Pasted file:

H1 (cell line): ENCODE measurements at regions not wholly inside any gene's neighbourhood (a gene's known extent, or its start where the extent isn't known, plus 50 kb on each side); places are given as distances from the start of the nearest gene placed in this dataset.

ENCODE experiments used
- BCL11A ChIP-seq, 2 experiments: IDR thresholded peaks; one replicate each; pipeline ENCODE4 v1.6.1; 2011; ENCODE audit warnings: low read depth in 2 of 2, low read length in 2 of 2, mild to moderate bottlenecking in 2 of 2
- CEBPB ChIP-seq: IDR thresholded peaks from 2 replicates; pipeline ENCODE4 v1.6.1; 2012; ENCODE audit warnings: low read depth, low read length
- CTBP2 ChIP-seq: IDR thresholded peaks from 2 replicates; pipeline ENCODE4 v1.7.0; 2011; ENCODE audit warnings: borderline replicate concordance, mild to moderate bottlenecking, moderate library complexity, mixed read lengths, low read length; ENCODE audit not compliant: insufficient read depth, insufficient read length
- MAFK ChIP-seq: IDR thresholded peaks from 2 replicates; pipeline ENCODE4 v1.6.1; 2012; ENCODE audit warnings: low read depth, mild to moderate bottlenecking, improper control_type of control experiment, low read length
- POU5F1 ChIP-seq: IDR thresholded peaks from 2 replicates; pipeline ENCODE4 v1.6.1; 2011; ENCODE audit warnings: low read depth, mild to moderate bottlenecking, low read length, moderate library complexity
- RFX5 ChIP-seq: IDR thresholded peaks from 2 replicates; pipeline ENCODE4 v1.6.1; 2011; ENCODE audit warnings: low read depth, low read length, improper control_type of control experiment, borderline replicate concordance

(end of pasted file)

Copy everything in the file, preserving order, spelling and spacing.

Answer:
H1 (cell line): ENCODE measurements at regions not wholly inside any gene's neighbourhood (a gene's known extent, or its start where the extent isn't known, plus 50 kb on each side); places are given as distances from the start of the nearest gene placed in this dataset.

ENCODE experiments used
- BCL11A ChIP-seq, 2 experiments: IDR thresholded peaks; one replicate each; pipeline ENCODE4 v1.6.1; 2011; ENCODE audit warnings: low read depth in 2 of 2, low read length in 2 of 2, mild to moderate bottlenecking in 2 of 2
- CEBPB ChIP-seq: IDR thresholded peaks from 2 replicates; pipeline ENCODE4 v1.6.1; 2012; ENCODE audit warnings: low read depth, low read length
- CTBP2 ChIP-seq: IDR thresholded peaks from 2 replicates; pipeline ENCODE4 v1.7.0; 2011; ENCODE audit warnings: borderline replicate concordance, mild to moderate bottlenecking, moderate library complexity, mixed read lengths, low read length; ENCODE audit not compliant: insufficient read depth, insufficient read length
- MAFK ChIP-seq: IDR thresholded peaks from 2 replicates; pipeline ENCODE4 v1.6.1; 2012; ENCODE audit warnings: low read depth, mild to moderate bottlenecking, improper control_type of control experiment, low read length
- POU5F1 ChIP-seq: IDR thresholded peaks from 2 replicates; pipeline ENCODE4 v1.6.1; 2011; ENCODE audit warnings: low read depth, mild to moderate bottlenecking, low read length, moderate library complexity
- RFX5 ChIP-seq: IDR thresholded peaks from 2 replicates; pipeline ENCODE4 v1.6.1; 2011; ENCODE audit warnings: low read depth, low read length, improper control_type of control experiment, borderline replicate concordance